"She's not in Navium," Musa says. "She's headed for Antium. We can send someone who is already in the city to take it. I have plenty of people."
"Or your wights," Darin says. "What if they--"
A screeching chitter disabuses us of that notion. "They won't touch any part of the Star," Musa says after listening for a moment. "Too afraid of the Nightbringer."
"In any case, read it again." I nod at the book before him. "Only the Ghost may stand against the onslaught. Should the Lioness's heir claim the Butcher's pride, it will evanesce. I'm my mother's heir, Musa. You chose me yourself. And I'm the Ghost. Who else do you know who can disappear?"
"If you're the Ghost," Musa says, "what's this business about you falling . . . your flesh withering? Or am I remembering this Shaeva's prophecy wrong?"
I hadn't forgotten. The Ghost will fall, her flesh will wither.
"It doesn't matter," I say. "Do you want to risk the fate of the world on trying to figure it out?"
"Perhaps I don't want to risk you, aapan," Musa says. "The refugee camp is a disaster. We have almost ten thousand homeless, another thousand injured. We need you as a voice for the Scholars. We need you as our scim and shield. And we'll need you more if the Nightbringer succeeds. If you get yourself killed, you don't do me much good."
"You knew this was the deal when you made it," I say. "You help me find the last piece of the Star and take down the Nightbringer, and when I get back, I offer myself as leader of the northern Resistance. Besides, if all goes to plan, the Nightbringer won't succeed."
"The Martials will still attack. Maybe not immediately, but it will happen. The Commandant has already tried to seize the Martial navy as well as the Karkaun fleet. She failed, but it's common knowledge she wanted those ships to take on the Mariners. The Free Lands need to be ready for war. And the Scholars need a strong voice to speak up for them when that day comes."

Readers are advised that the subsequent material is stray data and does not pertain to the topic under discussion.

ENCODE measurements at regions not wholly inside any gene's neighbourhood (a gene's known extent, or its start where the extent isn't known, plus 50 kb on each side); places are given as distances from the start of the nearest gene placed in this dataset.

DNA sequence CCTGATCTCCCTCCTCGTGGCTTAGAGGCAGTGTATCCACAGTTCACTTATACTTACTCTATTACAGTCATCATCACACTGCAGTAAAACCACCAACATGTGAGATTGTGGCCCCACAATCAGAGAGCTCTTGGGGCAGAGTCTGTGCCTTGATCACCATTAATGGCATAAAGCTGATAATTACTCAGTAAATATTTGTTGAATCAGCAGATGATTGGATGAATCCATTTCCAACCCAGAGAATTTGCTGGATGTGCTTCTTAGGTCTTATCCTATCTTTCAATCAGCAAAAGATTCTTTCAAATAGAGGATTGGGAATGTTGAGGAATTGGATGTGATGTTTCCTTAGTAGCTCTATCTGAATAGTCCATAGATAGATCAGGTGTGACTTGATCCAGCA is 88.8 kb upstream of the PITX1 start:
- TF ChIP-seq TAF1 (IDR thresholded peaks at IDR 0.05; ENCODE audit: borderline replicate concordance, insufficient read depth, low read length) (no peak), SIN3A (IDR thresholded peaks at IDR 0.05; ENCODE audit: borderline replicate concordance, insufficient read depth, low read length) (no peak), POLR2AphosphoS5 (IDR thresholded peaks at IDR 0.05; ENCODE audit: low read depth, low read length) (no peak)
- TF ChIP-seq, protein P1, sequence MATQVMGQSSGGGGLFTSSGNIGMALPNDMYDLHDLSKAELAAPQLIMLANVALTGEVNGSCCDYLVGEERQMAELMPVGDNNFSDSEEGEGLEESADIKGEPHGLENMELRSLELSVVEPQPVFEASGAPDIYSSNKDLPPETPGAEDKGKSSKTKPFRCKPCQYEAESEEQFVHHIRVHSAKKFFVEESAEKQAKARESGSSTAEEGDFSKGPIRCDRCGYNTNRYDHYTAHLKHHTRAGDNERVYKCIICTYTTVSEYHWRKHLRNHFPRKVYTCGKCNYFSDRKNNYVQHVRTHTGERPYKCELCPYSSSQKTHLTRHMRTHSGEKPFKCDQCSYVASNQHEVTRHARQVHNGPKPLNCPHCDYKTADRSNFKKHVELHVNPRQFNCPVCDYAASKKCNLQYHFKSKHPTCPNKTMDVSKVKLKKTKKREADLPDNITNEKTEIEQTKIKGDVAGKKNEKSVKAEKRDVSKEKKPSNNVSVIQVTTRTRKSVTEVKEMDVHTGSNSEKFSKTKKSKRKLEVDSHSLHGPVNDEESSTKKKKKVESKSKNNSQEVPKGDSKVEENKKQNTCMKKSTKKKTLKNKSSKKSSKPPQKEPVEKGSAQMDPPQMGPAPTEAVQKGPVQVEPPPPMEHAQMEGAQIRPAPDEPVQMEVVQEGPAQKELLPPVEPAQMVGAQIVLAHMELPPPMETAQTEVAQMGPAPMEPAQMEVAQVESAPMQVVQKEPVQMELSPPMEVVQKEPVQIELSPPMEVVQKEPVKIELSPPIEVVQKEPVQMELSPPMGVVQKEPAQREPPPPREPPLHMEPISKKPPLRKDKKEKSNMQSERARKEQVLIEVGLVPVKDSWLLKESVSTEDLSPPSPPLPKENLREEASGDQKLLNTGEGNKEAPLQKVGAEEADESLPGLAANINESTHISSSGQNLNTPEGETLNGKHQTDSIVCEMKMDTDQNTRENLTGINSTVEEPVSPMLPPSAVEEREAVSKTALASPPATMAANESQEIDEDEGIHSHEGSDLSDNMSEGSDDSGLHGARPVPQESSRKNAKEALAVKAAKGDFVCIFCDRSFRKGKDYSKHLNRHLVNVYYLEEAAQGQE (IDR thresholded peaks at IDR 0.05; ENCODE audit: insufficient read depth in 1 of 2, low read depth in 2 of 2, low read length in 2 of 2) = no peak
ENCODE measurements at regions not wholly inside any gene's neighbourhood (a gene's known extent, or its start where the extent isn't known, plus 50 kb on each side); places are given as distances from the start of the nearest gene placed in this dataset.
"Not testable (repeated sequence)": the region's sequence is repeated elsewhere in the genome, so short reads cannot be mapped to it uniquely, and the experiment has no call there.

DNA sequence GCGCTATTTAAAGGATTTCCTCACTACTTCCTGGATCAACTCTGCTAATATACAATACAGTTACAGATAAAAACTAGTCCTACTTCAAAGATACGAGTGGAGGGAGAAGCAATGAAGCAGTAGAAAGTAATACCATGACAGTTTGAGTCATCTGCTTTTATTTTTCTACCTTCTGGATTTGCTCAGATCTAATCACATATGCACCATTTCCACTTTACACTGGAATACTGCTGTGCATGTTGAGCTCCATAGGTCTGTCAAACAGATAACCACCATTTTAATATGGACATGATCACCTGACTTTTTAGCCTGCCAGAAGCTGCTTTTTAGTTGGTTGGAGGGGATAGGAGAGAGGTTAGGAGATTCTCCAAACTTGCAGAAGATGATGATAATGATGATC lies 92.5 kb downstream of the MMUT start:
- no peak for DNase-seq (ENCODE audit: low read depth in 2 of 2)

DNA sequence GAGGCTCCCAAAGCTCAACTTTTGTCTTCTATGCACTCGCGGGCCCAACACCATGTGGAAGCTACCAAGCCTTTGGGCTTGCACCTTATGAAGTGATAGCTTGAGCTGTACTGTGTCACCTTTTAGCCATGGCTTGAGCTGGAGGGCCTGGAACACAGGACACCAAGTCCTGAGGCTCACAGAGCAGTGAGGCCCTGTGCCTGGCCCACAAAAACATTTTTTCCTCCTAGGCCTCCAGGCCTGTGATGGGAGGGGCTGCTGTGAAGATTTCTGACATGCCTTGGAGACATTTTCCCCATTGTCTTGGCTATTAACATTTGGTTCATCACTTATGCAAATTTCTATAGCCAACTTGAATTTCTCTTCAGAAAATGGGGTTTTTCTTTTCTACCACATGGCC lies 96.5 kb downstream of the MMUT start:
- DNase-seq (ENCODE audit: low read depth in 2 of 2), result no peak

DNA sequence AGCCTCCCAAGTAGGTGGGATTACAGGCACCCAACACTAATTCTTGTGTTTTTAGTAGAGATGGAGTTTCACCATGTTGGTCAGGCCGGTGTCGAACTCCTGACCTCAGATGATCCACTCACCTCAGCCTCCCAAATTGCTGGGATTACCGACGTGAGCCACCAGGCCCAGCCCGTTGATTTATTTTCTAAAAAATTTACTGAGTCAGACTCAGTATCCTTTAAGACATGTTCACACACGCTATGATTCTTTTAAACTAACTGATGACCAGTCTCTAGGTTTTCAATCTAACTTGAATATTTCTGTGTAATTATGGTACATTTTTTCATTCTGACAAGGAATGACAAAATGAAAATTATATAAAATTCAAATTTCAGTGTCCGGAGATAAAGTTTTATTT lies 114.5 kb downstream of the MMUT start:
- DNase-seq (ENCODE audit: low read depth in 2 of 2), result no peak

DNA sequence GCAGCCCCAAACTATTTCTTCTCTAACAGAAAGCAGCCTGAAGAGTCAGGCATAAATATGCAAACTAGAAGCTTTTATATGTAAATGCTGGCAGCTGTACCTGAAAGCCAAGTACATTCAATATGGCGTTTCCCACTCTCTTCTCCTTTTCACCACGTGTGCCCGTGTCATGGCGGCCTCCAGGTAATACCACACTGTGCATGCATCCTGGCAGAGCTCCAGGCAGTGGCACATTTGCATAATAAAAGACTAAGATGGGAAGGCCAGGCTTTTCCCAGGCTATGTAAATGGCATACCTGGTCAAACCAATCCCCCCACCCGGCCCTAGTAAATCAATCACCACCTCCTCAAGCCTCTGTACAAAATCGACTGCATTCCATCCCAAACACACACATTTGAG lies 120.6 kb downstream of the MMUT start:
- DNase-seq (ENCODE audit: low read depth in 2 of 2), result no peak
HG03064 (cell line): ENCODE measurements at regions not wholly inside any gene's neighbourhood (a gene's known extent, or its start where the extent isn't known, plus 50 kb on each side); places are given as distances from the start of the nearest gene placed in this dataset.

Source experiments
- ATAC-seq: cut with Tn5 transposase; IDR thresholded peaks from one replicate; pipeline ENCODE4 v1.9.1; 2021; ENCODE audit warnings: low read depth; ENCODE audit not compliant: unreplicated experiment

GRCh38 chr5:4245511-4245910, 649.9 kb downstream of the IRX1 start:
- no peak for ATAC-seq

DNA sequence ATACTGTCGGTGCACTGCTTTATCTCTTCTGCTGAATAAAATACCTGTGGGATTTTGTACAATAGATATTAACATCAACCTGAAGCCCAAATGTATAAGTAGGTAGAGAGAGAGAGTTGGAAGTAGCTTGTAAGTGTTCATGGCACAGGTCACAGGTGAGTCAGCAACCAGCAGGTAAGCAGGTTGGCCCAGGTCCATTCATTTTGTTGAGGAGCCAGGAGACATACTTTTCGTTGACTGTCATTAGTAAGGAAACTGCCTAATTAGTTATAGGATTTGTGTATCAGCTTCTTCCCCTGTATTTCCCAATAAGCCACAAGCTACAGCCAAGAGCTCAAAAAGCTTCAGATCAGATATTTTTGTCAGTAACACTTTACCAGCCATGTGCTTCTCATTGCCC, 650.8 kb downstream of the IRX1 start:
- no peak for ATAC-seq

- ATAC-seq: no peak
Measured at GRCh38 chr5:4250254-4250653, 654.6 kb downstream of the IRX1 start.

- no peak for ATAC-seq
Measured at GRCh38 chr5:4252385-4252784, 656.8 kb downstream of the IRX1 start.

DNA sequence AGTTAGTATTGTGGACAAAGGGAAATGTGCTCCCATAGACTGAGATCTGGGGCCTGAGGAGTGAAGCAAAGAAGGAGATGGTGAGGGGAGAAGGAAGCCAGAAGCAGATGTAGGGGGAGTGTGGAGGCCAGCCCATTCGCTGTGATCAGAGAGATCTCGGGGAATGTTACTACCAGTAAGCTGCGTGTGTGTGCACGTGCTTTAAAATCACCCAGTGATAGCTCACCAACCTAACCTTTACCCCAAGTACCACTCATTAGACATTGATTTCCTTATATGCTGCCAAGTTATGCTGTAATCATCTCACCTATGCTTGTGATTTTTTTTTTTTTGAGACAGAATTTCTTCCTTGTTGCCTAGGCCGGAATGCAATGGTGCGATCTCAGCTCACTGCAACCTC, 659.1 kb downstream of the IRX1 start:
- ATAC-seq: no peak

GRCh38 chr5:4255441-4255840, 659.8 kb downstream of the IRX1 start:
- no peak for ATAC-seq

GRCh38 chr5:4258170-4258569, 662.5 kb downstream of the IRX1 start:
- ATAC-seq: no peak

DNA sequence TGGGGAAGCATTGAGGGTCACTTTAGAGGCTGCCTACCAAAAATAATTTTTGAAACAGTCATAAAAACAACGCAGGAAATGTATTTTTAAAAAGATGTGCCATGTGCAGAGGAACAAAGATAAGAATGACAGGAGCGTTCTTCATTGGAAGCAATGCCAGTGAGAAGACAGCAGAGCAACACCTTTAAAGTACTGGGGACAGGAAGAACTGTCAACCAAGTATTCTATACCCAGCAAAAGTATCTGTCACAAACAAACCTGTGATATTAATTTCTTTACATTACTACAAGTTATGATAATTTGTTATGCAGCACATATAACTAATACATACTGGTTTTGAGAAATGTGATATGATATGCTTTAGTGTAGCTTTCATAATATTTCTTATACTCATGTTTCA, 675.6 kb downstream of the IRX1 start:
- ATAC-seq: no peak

"It's not going to matter if we're all dead."
"Look at you." Musa shakes his head. "Half out the door, like you can just tear off for Antium this very instant."
"The Grain Moon is little more than six weeks away, Musa. I have no time."
"What do you propose?" Darin asks. "Laia's right--we have no time."
"Your face is known in the Empire. The Nightbringer can read your mind, and your invisibility ceases to work around him. You need people to back you in Antium," Musa says. "People who know the city and the Martials. I can, of course, provide this. We let them come up with a plan to get you close to the Shrike. That way, it can't be picked from your mind."
"And it can't be picked from theirs?"
"My people--well, person--is trained to keep out invaders. Mind like a steel trap and as quiet and clever as a wraith. However . . ."
"No however," I say, alarmed. "Whatever you want me to do, I'll do it when I get back."
"I've hardly asked anything of you yet, Laia."
"Something tells me you're about to make up for that," Darin murmurs.
"Indeed." Musa rises from his seat beside one of the forges, wincing as he does. "Come with me. I'll explain on the way. Though"--he looks me up and down distastefully--"you need to visit the bath first."
A sudden suspicion forms in my mind. "Where are we going?"
"To the palace. To speak with the king."
* * *
Four hours later, I perch upon an overstuffed chair in a palace antechamber beside Musa, awaiting an audience with a man I have no wish to meet.
"This is a terrible idea," I hiss at Musa. "We have no support from the refugees or the Adisan Scholars, no Resistance fighters at our backs--"
"You're leaving for Antium to hunt down a jinn," Musa says. "I need you to talk to the king before you die."
"Just because he knew my mothe
r doesn't mean he'll listen to me. You've lived here your whole life. You have a much better chance of persuading him to help the Scholars. Clearly he knows you; otherwise we never would have gotten this audience."
"We got this audience because he thinks he's meeting the famed daughter of his old friend. Now remember, you must convince him that the Scholars need aid and that there is at least a threat from the Martials," Musa says. "No need to mention the Nightbringer. Just--"